Carolina wood duck

(Aix sponsa)


Carolina wood duck IUCN LEAST CONCERN (LC)


Facts about this animal

The wood duck is a small perching duck with a body-weight of about 680-860 g in males and about 540 g in females. It is 47-54 cm long and has a wingspan of 66-73 cm. The tail is rather long.

The drake has a glossy, colourful plumage and a sleek crest. Its bill is red-coloured at the base. Head pattern and bill colour are retained in the drab eclipse plumage. The female has a short crest and a dull grey-brown plumage with a large teardrop-shaped eye patch.

The female lays 13 to 15 white eggs in a tree cavity often near or overhanging water, and incubates them alone for 30 days. Because natural cavities for nesting are scarce, the wood duck often uses nest boxes provided for it. If nest boxes are placed too close together, many females lay eggs in the nests of other females. These "dump" nests can have up to 40 eggs.

Did you know?
that, in the United States, the wood duck is the most abundant duck species nesting east of the Mississippi River?


Class AVES
Suborder ANSERES
Name (Scientific) Aix sponsa
Name (English) Carolina wood duck
Name (French) Canard carolin
Name (German) Brautente
Name (Spanish) Pato joyuyo
Local names Dutch: Carolina-eend
Italian: Anatra sposa
Portuguese: Pato-carolino
CITES Status Not listed
CMS Status Appendix II (as Anatidae spp.)



Photo Copyright by
John Harrison



Range North America and Caribbean: Anguilla, Antigua and Barbuda, Bahamas, Barbados, Bermuda, Canada, Cayman Islands, Martinique, Mexico, Montserrat, Cuba, Dominica, Greenland, Guadeloupe, Haiti, Puerto Rico, Saint Kitts and Nevis, Saint Lucia, Saint Pierre and Miquelon, Saint Vincent and the Grenadines, Turks and Caicos Islands, United States, British and US Virgin Islands, United States. Vagrants may be encountered in Jamaica, the Netherlands Antilles and Iceland. Small population in the United Kingdom, where the species was introduced in the 1870s. Small numbers, essentially of escaped birds, occur, but rarely breed, in continental Europe, e.g. in Croatia, Denmark, Germany, Portugal, Slovenia, Switzerland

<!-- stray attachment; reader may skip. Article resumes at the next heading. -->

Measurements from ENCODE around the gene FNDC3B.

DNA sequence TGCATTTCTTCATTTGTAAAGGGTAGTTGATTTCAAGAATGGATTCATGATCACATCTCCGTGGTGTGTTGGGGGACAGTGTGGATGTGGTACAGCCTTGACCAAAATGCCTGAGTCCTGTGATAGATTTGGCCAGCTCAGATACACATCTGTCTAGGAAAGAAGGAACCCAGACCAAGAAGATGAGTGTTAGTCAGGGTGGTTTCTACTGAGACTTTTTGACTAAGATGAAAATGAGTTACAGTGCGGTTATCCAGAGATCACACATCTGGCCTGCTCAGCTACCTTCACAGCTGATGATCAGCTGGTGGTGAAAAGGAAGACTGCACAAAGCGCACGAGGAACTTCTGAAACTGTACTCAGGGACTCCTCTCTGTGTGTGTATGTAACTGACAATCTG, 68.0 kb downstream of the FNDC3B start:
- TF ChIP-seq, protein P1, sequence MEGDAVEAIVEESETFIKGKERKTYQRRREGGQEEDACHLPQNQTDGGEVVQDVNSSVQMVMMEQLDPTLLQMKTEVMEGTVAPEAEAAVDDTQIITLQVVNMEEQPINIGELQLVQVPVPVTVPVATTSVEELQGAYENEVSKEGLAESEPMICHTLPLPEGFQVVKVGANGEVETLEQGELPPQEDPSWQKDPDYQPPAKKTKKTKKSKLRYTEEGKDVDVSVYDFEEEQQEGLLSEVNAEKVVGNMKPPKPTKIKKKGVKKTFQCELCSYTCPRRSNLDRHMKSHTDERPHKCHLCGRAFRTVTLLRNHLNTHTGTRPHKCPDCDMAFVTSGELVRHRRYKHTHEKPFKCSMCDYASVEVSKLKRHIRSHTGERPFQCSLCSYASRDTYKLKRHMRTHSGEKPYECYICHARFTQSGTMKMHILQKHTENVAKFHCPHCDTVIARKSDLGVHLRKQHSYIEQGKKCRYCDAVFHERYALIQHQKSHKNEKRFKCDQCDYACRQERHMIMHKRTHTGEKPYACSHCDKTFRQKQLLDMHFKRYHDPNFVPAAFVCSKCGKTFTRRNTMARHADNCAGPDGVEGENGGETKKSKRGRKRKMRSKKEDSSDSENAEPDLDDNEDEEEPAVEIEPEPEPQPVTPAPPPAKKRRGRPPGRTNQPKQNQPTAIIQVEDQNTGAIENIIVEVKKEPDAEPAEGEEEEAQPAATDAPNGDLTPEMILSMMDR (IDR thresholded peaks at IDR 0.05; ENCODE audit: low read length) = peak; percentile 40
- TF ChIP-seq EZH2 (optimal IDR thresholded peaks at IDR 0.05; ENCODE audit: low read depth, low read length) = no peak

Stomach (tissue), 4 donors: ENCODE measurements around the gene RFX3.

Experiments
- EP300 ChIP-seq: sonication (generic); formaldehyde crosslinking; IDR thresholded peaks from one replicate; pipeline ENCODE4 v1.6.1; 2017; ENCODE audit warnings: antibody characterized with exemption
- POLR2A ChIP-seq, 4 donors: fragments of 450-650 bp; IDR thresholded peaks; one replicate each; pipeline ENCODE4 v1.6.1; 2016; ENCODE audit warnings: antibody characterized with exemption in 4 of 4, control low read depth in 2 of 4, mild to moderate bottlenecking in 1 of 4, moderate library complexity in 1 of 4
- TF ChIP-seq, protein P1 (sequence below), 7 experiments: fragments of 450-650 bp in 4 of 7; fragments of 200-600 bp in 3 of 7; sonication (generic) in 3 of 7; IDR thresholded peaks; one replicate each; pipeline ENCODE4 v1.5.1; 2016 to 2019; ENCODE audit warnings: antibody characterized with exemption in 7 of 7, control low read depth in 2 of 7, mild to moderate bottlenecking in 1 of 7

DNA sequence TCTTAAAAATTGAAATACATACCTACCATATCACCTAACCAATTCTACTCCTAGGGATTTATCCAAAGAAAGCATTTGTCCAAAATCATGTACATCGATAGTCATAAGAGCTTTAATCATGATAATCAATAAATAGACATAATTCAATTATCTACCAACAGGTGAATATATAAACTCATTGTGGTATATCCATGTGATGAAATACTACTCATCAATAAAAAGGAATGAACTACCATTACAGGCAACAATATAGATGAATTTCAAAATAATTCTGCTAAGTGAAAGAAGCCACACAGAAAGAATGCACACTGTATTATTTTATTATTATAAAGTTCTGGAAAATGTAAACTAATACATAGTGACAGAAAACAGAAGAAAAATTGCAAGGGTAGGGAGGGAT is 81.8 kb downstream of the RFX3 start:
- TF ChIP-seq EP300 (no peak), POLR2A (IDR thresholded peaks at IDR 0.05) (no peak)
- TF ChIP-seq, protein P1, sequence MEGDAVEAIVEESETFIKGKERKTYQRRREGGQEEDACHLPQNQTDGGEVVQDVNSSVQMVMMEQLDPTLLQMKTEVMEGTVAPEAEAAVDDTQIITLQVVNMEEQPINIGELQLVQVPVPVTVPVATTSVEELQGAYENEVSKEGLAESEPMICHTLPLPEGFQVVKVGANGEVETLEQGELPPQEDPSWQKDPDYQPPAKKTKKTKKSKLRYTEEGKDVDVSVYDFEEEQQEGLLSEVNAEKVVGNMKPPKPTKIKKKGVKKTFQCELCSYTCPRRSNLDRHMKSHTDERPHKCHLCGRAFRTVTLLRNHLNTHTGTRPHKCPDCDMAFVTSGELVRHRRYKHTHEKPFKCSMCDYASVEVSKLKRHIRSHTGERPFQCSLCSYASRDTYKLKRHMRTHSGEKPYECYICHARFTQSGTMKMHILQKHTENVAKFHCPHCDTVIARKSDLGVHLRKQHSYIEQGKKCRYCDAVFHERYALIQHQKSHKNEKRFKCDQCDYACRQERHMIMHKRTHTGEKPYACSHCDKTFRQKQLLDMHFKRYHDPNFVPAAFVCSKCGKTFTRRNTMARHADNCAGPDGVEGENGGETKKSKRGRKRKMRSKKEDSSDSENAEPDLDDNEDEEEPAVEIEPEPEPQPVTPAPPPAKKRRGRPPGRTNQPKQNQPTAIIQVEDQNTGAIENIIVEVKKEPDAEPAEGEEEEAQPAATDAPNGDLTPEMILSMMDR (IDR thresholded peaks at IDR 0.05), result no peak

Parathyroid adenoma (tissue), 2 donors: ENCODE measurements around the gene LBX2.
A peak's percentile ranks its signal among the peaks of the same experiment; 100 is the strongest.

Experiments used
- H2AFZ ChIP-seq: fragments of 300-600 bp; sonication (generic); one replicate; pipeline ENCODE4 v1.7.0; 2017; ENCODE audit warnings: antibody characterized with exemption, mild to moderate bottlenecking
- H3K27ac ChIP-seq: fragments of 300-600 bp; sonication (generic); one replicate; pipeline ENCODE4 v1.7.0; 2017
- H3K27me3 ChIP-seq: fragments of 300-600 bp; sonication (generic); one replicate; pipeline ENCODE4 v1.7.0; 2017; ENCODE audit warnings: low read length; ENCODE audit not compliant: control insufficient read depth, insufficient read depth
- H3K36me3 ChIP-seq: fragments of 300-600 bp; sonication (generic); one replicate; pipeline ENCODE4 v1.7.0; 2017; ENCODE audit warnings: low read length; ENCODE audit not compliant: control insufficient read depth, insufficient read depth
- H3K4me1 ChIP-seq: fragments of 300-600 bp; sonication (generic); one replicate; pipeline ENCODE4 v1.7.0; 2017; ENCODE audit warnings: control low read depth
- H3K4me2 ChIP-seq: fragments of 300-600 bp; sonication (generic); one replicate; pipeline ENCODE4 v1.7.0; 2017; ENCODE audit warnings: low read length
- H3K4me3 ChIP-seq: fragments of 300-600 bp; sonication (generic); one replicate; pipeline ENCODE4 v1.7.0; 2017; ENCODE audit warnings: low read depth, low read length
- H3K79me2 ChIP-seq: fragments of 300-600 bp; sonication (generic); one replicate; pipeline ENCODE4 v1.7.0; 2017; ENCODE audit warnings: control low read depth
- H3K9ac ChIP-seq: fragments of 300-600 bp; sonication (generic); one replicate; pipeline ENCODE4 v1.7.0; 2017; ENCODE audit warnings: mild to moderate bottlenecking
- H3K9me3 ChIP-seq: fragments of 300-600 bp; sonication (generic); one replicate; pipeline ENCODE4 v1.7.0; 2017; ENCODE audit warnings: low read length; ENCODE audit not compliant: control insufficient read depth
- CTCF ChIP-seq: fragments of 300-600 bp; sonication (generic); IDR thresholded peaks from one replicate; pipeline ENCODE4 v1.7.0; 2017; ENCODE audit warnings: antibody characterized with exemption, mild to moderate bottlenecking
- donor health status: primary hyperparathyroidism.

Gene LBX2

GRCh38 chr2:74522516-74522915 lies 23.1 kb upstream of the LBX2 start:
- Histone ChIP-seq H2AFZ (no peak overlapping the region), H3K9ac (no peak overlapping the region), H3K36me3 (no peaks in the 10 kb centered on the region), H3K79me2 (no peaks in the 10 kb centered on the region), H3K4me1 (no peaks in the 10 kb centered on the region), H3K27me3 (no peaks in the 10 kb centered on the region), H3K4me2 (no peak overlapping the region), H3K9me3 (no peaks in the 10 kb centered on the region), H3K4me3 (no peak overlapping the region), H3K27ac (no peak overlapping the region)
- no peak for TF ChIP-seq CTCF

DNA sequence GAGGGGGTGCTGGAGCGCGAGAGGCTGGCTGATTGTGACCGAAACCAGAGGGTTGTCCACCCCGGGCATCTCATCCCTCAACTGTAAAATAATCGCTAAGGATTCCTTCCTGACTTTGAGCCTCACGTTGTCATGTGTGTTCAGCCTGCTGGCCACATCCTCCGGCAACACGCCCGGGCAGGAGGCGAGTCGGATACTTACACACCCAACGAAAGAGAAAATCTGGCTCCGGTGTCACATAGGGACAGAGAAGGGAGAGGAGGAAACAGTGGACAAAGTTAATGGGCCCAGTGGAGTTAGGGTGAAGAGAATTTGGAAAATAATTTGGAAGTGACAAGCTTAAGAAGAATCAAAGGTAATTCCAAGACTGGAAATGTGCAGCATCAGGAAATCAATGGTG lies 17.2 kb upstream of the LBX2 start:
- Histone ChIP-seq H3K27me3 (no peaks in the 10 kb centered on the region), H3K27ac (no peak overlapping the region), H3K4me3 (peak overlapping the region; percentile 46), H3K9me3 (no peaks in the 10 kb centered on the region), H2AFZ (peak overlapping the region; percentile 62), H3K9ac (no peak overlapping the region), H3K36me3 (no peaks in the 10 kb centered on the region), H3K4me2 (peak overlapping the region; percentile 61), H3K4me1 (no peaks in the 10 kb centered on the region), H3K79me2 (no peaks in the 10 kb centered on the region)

Habitat Permanent rivers, streams, creeks, ponds dams and lakes.
Wild population The global population is estimated to be 3,500,000 individuals by Wetlands International (2002).
Zoo population 1655 reported to ISIS (2006).

In the Zoo

Carolina wood duck


How this animal should be transported

For air transport, Container Note 18 of the IATA Live Animals Regulations should be followed.


Find this animal on ZooLex


Photo Copyright by
Richard Bartz

Why do zoos keep this animal

Keeping Carolina wood ducks as ornamental fowl has a long tradition. Zoos keep them for educational purposes because they display interesting behaviours, and as an ambassador species for wetland conservation.